From Amgen to the Atacama to Academia: An Unexpected Trajectory

From Amgen to the Atacama to Academia: An Unexpected Trajectory

Featured Scholars, Site Culture

For new Amgen Scholars thinking about the next 10 years, it might feel nearly impossible to imagine where they’ll be. Perhaps their research will lead them to academia, perhaps a biotech startup, perhaps policy – the options may feel endless. This unpredictability resonates for one alumna who was part of the first cohort of the Amgen Scholars program in 2007 and took an unexpected trajectory to where she is now.

“Had you asked me as an Amgen Scholar looking forward at my career, I couldn’t have foreseen all the things that I would work on,” says Dana Levine, who is now a postdoctoral fellow at Caltech where she is developing drug-loaded nanoparticles for treatment of intracranial cancers such as glioblastoma and metastatic breast cancer. Although she has taken an academic path, it has been anything but traditional – as she has moved between various disciplines to create research that combines her passions, working where she will have the biggest impact.

As an undergraduate student at Caltech, Levine conducted research at the NASA Jet Propulsion Laboratory where she designed luminescent lanthanide sensors for detection of bacterial endospores, which are among the most resilient forms of life on Earth. The Amgen Scholars Program gave her the opportunity to continue her work in the labs of Adrian Ponce at JPL and Harry Gray at Caltech.

“It was the first year the program was offered, and I was thrilled to be accepted – not only for the support of the research but also for the opportunity to meet other Amgen Scholars and interact with scientists in academia and industry who were doing medically applied research,” she recalls. “Having exposure to people working through biomedical problems at all of the different stages – from the initial development and testing to ultimately bringing therapies to patients – was really fascinating to me and informed what I wanted to do in the future.”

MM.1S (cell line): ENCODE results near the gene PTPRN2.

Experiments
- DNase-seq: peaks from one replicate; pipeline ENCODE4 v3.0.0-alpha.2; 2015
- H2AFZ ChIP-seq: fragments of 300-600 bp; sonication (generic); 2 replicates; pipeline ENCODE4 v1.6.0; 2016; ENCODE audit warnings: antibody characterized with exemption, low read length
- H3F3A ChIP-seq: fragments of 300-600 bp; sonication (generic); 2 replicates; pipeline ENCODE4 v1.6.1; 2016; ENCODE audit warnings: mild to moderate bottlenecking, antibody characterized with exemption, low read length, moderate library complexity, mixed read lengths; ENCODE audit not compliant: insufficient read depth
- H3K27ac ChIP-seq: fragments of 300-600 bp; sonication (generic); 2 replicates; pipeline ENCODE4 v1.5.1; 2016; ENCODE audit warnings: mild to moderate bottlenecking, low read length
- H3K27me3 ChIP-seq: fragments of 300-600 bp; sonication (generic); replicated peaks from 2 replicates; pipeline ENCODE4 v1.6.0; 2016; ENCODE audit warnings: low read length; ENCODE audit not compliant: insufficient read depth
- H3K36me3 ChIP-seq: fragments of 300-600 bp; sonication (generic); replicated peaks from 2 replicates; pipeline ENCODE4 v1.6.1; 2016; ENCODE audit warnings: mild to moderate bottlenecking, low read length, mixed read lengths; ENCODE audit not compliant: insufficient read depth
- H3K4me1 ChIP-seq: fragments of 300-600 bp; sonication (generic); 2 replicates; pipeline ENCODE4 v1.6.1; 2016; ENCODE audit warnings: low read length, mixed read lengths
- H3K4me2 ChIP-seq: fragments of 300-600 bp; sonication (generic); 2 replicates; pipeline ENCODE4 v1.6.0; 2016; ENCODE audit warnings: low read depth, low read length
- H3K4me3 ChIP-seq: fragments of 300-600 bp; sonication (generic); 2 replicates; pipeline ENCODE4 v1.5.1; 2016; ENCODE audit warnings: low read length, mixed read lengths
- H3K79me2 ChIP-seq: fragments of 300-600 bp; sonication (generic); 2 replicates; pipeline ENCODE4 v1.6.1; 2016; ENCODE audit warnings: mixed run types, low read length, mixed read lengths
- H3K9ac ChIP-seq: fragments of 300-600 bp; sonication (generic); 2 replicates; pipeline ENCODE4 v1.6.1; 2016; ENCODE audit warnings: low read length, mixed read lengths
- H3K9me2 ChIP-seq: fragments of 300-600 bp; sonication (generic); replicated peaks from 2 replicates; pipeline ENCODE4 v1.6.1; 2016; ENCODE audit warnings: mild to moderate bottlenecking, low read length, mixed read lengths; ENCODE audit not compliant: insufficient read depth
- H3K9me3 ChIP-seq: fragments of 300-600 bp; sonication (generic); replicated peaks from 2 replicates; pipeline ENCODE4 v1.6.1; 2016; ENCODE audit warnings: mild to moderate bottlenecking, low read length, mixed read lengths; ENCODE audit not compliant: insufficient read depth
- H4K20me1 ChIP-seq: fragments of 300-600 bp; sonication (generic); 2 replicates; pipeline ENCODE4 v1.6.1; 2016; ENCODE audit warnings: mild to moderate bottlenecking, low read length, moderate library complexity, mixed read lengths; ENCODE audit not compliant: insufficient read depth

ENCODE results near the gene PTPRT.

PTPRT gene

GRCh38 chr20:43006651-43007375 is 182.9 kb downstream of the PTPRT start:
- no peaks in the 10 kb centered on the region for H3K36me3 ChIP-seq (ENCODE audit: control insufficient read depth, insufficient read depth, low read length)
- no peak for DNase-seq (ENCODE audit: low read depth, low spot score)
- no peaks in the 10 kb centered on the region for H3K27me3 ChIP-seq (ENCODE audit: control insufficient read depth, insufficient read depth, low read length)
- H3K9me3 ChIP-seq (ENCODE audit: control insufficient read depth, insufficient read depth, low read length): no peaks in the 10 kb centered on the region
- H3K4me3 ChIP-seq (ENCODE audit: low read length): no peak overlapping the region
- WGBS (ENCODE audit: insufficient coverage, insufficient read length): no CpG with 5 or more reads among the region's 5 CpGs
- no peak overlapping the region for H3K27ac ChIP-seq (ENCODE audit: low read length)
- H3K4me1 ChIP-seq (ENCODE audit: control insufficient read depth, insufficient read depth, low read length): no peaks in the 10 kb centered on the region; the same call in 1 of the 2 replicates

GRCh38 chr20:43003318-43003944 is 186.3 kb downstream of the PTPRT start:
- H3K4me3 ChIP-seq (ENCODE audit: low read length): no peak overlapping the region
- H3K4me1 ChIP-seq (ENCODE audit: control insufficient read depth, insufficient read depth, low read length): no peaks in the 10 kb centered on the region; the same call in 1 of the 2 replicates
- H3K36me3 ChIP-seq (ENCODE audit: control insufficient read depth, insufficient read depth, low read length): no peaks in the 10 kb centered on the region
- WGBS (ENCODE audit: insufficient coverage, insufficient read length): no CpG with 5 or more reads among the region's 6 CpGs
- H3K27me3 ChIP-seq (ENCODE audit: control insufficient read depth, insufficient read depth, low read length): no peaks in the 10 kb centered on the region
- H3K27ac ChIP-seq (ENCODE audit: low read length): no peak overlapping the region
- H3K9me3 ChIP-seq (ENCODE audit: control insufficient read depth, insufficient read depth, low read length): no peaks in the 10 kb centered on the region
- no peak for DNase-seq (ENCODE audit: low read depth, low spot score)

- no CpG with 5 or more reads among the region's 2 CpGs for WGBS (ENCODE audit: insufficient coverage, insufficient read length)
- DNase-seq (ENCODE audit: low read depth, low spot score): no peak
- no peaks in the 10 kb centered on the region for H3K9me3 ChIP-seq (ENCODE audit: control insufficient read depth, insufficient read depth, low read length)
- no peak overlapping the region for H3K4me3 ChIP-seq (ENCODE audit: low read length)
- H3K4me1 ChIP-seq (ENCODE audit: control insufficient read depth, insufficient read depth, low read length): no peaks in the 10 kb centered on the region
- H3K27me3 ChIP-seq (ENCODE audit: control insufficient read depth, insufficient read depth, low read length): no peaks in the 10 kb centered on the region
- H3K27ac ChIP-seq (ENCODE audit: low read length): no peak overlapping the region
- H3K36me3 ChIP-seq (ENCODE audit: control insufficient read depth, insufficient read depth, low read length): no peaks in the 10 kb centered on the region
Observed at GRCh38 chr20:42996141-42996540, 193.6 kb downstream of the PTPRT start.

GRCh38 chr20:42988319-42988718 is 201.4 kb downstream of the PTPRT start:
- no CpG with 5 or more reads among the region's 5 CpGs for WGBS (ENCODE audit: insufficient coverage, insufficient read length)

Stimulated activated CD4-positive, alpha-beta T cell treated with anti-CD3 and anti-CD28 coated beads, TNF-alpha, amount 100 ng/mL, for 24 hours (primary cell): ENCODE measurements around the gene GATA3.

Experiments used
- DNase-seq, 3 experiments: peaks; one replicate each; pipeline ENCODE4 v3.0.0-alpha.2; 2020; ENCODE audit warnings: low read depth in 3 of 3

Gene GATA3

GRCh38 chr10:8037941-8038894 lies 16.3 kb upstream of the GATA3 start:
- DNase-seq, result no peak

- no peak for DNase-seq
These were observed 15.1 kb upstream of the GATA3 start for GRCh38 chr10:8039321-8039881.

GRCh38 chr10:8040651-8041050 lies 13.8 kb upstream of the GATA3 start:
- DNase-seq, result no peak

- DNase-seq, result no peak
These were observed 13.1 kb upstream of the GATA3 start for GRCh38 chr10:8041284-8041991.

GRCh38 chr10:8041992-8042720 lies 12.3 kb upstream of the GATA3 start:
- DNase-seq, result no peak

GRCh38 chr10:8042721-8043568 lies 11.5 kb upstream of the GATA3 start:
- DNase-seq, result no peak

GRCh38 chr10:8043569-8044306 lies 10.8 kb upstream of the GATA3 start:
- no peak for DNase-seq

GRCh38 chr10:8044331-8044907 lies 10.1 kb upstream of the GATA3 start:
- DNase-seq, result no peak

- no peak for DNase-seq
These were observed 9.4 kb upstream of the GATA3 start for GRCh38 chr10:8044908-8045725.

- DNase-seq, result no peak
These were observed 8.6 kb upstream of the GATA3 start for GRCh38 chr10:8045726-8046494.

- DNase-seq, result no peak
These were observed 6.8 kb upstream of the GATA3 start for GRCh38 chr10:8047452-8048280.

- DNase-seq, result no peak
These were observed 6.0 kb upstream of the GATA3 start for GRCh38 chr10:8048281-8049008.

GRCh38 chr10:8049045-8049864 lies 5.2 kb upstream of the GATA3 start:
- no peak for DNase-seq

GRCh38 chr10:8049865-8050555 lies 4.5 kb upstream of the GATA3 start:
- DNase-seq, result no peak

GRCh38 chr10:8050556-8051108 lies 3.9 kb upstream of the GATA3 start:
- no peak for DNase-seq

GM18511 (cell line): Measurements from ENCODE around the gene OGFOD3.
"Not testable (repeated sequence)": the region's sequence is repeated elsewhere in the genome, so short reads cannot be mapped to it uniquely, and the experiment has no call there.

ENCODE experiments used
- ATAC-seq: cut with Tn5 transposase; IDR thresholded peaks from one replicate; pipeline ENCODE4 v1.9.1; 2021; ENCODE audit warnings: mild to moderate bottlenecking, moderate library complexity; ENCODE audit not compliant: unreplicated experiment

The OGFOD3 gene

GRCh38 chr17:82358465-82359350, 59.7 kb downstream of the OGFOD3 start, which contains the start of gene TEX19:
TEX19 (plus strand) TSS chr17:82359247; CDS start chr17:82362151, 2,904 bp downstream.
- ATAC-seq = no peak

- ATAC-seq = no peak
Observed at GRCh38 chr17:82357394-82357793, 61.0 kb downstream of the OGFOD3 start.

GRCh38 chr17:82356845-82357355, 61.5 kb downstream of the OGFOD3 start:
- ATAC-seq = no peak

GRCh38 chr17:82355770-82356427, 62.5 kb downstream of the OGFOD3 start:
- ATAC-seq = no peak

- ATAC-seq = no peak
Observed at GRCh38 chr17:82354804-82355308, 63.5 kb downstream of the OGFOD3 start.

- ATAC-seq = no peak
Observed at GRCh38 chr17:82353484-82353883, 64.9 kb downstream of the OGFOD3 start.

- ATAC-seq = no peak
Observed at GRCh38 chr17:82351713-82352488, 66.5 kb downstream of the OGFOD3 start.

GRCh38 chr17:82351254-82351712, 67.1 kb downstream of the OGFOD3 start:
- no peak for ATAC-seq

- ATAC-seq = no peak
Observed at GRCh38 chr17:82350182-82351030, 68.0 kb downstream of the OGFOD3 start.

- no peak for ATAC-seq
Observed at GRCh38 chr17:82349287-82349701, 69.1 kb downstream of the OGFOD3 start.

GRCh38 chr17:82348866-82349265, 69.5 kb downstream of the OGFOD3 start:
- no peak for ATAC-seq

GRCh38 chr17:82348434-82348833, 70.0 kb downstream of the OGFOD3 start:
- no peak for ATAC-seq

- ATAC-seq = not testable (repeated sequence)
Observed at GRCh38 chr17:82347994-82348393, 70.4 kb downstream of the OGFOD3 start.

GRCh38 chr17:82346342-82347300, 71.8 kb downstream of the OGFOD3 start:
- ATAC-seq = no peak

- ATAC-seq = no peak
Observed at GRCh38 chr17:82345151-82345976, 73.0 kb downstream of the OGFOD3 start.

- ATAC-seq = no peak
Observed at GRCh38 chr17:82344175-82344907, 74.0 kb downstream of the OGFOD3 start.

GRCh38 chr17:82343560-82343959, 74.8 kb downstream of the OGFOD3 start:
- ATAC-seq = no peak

From that point forward, Levine knew that she would focus on using chemistry to tackle challenges in medicine. Her journey would take an unusual path – from fieldwork in the Atacama Desert of Chile (an Earth analog for the Martian surface), to bioinorganic chemistry research in the Bay Area, and back to Caltech to develop nanomaterials for drug delivery.

“No other projects in my graduate lab at Berkeley involved biological applications,” she explains.  “With my experience in conducting interdisciplinary research between JPL and Caltech, I felt confident in my ability to apply the inorganic chemistry tools of Jeffrey Long’s lab to solve challenges in biology and medicine.”

During her Ph.D., Levine collaborated with Nobel Prize-winning neurologist Stanley Prusiner (UCSF) on work to purify the infectious prion protein, which may aid in the development of diagnostic tests for neurodegenerative diseases. Levine also initiated a new project where she developed metal-organic materials for drug-delivery applications. Levine is now a postdoc in the lab of Mark Davis at Caltech, using engineering strategies to “design nanoparticles that will target sites of disease and provide localized therapy,” she says.

In addition to her research, Levine is also actively involved with the California Alliance for Graduate Education and the Professoriate (AGEP) program. An NSF-funded coalition of four universities in California, AGEP is designed to encourage underrepresented minorities to pursue research-oriented careers through workshops and professional development opportunities. Herself Mexican, Levine learned that AGEP was offering a postdoc fellowship and eagerly applied. She has been enjoying getting to know the other fellows in her cohort at Caltech, and she has also helped organize events as part of the Diversity in Chemistry Initiative on campus.

“Every time we advance in our careers from one level to the next, there are new challenges and new ways we have to think about our research and our role in the scientific community,” Levine says. “And preparing for that next step can be daunting for anyone, but I think for underrepresented scientists, it can be harder to see ourselves at the next step.” That challenge stems from a historical lack of minorities in similar positions. She says that sharing experiences and hearing from mentors and colleagues in the field is extremely valuable.

Ten years out from her Amgen Scholars experience, Levine says her biggest advice to other Scholars is to allow their research goals to grow and evolve, wherever they lead. “I recommend that they think deeply about the questions that excite them and the problems they may want to work on, while keeping an open mind and taking inspiration from new experiences.”

Amgen Scholars is an international program funded by the Amgen Foundation with direction and technical assistance provided by the Massachusetts Institute of Technology and the University of Cambridge.

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